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MIT’s Working on Self-Adjusting Workspaces 
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MIT’s Working on Self-Adjusting Workspaces 

Smart office uses biosensors and machine learning to optimize individual work environments

Source: www.media.mit.edu

Imagine a workspace that adjusts the lighting, sound, and projected images for the kind of work you're doing. MIT, Steelcase, and Phillips are working together to do just that. Using sensors to measure heart rate variability, facial features, and eye focus, this trio is hoping to do. The hope for "mediated atmospheres," as they call them, is to improve human performance, reduce stress, and enhance wellness and well-being. The science behind all this is available here: https://goo.gl/XxnWG9


(99) Something For Introverts
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(99) Something For Introverts

Many introverts are not the quiet little mice you might think. They've learned to 'fake it' just to fit in.

Source: www.facebook.com

When I posted this video to LinkedIn a few weeks ago, I was shocked at the responses from, mostly introverts, who finally felt understood. One commented "introverts are people too."

 

We (yes, I am one, but even friends don't know it) represent about half of the workforce. And while we can be the life of the party, we get our strength from being alone while extroverts get theirs from being with people. So stop trying to drag us out of our shells. We actually like it in here.


Open Offices: The dumbest fad ever or the answer to your innovation prayers?
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Open Offices: The dumbest fad ever or the answer to your innovation prayers?

"For some people, “open office” means tearing down the walls, installing benches, and giving workers the option to sit wherever they want—as long as it’s somewhere in the big open space. For others it represents one choice in an ecosystem of workspaces that allow people to work wherever they want."

Source: fmlink.com

The debate about "open offices" is more about semantics than workplaces. Before we start the bashing or praising, we need to get on the same page about what it means. 

 

This article suggest we focus instead on creating places that cover these "seven critical c's: concentration, contemplation, collaboration, creativity, conversation, community, and caffeine.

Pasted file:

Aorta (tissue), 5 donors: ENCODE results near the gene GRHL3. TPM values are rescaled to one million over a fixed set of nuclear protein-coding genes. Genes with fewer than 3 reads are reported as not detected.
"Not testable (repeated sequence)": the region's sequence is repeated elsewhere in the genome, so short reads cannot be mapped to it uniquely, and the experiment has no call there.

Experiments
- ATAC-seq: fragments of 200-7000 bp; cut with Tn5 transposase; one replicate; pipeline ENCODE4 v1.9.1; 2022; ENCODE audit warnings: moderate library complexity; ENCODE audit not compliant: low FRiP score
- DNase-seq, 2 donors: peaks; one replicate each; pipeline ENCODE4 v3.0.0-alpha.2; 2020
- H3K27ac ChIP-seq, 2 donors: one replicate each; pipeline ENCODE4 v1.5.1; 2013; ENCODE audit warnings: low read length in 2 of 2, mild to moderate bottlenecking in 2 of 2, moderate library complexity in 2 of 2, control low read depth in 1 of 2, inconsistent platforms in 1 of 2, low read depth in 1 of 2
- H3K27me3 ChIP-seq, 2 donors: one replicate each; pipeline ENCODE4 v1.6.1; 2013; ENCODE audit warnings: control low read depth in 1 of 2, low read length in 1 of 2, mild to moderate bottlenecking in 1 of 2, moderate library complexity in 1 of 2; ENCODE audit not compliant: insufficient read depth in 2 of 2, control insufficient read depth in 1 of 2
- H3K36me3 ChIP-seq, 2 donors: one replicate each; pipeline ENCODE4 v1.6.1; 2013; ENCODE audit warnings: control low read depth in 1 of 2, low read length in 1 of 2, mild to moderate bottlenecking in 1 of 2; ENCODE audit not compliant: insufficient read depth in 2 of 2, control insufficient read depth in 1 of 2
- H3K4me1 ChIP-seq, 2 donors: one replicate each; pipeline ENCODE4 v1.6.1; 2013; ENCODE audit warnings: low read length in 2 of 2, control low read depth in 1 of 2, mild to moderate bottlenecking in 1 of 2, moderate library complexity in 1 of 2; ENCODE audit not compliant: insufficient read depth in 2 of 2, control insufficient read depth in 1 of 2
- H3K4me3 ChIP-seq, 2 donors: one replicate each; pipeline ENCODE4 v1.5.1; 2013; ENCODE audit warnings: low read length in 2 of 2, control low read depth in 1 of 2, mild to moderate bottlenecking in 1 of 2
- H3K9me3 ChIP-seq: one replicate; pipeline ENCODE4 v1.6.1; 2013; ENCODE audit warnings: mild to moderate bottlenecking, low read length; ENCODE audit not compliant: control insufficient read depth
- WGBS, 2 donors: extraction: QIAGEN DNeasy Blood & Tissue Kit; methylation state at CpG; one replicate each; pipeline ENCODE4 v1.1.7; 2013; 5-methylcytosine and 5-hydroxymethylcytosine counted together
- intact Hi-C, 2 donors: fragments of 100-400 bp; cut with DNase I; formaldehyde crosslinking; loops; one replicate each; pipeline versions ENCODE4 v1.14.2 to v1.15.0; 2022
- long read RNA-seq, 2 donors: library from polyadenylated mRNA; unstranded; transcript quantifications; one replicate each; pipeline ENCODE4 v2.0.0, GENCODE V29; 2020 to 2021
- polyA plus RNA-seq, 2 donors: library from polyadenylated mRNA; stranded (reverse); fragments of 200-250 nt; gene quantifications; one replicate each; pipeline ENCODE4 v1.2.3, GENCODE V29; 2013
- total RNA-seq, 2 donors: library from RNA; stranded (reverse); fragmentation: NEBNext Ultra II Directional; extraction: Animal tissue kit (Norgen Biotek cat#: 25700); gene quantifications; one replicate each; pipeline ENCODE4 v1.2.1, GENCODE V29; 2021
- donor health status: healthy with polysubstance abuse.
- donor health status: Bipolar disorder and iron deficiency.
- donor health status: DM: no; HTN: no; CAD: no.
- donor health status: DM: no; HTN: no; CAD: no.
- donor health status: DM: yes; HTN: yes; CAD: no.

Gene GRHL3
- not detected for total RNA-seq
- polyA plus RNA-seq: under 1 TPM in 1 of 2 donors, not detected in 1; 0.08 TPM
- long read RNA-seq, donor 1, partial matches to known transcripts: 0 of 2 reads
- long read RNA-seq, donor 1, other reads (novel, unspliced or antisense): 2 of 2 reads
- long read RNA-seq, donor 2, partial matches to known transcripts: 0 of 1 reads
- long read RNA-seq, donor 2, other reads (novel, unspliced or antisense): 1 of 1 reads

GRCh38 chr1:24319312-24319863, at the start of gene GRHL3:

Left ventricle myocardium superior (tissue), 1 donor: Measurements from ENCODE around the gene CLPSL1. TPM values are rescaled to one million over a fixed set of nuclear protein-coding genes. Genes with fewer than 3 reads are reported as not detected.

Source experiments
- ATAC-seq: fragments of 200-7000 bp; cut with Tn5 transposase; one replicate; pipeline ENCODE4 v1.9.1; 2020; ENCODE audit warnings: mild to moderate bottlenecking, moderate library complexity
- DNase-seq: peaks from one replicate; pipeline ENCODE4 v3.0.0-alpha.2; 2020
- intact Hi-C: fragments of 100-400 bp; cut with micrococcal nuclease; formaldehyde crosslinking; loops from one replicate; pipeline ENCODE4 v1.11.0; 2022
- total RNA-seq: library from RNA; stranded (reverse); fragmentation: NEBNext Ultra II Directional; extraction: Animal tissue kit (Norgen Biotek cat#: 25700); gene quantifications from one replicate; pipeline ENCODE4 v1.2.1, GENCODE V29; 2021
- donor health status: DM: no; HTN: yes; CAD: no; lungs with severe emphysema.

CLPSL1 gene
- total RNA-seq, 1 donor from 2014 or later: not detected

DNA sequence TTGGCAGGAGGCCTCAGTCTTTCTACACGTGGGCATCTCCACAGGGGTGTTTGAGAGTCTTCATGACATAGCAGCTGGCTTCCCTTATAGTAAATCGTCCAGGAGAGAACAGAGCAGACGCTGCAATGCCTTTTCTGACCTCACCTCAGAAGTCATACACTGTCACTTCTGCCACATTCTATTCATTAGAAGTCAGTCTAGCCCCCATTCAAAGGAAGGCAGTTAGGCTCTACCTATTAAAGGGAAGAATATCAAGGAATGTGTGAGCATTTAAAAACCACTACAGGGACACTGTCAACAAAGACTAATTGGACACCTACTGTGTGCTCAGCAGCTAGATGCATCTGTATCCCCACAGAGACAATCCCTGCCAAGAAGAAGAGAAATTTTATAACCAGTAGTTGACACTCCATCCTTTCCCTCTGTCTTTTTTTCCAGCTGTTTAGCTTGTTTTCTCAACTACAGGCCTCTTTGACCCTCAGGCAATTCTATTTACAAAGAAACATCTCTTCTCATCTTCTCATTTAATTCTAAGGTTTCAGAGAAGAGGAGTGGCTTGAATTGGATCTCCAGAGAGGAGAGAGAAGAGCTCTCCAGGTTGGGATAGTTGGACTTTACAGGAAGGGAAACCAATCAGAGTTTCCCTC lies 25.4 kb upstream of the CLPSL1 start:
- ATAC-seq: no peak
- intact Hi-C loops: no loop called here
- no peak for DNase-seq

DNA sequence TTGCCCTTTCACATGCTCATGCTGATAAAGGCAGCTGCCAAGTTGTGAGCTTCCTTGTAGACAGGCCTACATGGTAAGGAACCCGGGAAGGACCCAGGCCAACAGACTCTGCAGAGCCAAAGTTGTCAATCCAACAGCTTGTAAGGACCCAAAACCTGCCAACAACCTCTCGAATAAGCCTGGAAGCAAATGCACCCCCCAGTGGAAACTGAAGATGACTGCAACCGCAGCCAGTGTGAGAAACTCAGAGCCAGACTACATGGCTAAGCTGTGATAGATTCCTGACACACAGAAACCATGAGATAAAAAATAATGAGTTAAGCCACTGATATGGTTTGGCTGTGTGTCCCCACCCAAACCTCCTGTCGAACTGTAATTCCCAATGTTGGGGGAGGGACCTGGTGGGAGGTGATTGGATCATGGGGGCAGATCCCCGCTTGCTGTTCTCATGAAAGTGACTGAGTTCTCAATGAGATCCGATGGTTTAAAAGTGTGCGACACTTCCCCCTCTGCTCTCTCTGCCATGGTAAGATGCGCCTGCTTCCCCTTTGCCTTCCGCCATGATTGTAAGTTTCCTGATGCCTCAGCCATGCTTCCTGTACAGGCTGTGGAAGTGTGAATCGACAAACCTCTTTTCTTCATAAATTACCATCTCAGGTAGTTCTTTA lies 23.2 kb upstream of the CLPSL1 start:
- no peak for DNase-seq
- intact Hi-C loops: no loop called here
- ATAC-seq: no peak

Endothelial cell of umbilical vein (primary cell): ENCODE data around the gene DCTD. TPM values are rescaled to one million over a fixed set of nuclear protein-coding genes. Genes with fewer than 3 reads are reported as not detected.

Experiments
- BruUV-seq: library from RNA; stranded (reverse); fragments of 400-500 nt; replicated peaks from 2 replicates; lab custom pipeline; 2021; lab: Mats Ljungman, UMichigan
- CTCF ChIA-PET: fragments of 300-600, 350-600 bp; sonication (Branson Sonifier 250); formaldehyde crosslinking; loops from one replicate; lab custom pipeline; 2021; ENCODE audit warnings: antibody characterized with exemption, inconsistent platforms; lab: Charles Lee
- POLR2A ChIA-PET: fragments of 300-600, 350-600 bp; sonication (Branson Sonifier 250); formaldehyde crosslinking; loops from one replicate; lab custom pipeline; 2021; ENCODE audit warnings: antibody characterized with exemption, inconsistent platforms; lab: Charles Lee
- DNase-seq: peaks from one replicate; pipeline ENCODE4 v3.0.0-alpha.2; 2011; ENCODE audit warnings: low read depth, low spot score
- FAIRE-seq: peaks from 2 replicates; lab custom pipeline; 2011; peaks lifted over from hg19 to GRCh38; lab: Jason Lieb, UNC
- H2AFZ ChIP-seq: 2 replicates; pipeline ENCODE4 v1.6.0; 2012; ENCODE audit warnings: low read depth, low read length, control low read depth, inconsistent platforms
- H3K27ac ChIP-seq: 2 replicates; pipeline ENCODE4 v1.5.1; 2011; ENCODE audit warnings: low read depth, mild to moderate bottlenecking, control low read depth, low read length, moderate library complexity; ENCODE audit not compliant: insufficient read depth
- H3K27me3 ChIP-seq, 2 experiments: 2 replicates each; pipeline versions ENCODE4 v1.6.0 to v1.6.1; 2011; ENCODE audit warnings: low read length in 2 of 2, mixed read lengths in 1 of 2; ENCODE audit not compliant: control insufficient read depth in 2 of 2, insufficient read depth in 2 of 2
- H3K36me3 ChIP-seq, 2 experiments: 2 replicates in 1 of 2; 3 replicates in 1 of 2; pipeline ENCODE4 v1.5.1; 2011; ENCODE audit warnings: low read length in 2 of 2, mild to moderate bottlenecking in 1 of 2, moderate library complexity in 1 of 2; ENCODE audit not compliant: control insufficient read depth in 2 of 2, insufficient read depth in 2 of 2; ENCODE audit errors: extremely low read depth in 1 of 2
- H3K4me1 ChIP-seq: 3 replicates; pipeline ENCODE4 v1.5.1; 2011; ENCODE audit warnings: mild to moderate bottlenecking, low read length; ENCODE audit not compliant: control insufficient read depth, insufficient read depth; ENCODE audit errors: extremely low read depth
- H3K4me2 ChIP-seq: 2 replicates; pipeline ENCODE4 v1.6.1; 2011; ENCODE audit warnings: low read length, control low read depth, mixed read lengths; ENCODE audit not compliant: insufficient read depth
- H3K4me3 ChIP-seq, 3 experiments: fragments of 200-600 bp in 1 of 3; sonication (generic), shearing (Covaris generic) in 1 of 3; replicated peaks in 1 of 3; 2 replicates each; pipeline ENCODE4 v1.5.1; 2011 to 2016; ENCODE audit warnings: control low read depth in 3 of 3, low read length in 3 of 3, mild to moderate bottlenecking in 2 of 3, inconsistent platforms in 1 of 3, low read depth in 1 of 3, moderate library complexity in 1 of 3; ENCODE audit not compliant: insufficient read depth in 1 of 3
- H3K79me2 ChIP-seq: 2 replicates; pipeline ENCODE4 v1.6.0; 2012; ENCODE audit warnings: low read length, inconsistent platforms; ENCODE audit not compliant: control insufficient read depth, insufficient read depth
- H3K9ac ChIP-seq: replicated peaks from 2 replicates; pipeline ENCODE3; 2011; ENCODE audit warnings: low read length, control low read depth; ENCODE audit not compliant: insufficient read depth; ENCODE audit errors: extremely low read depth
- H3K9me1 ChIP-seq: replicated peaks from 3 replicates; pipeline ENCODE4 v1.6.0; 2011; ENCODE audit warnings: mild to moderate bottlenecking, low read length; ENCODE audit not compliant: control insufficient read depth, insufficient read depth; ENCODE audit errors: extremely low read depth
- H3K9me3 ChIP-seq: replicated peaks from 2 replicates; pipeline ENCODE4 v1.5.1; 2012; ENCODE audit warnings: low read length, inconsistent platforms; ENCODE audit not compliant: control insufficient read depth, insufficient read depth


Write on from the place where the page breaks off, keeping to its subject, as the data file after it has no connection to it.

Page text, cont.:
17 Reasons you should formalize your mobile, activity-based, or unassigned desk program. Plus dozens of tips for how to do it.
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17 Reasons you should formalize your mobile, activity-based, or unassigned desk program. Plus dozens of tips for how to do it.

New research shows strong trend toward formal workplace policies around activity-based working, unassigned desks, mobile work, and telework. Here’s what you need to know.

Source: fmlink.com

If you've been running your workplace program without formal policies, practices, and training, this is a must read. It's based on a new benchmarking report sponsored by IFMA's Workplace Evolutionaries.

 

The 'Tips' section offers dozens of must-have policies and guidelines for:

  • Space usage
  • Tools and Technology
  • Remote or mobile workers
  • And more


New study establishes link between autonomy, mental health, and turnover2
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New study establishes link between autonomy, mental health, and turnover2

The objectives of this study are to 1) examine the direct effect of psychosocial work characteristics (as measured by job autonomy and work-related pressure) in relation to self-reported psychological morbidity symptoms and early retirement retentions, and 2) to investigate burnout as mediating variable of these postulated associations. The study involved 593 NHS consultants (Male = 63.1%) from hospitals in England, Scotland and Wales. 

The study concluded that high job autonomy negatively predicted anxiety, depression, and intention to retire. While this may be intuitive to those familiar with the link between autonomy and employee engagement, this offers additional fodder for the argument against micromanagement and in favor of performance-based outcomes.


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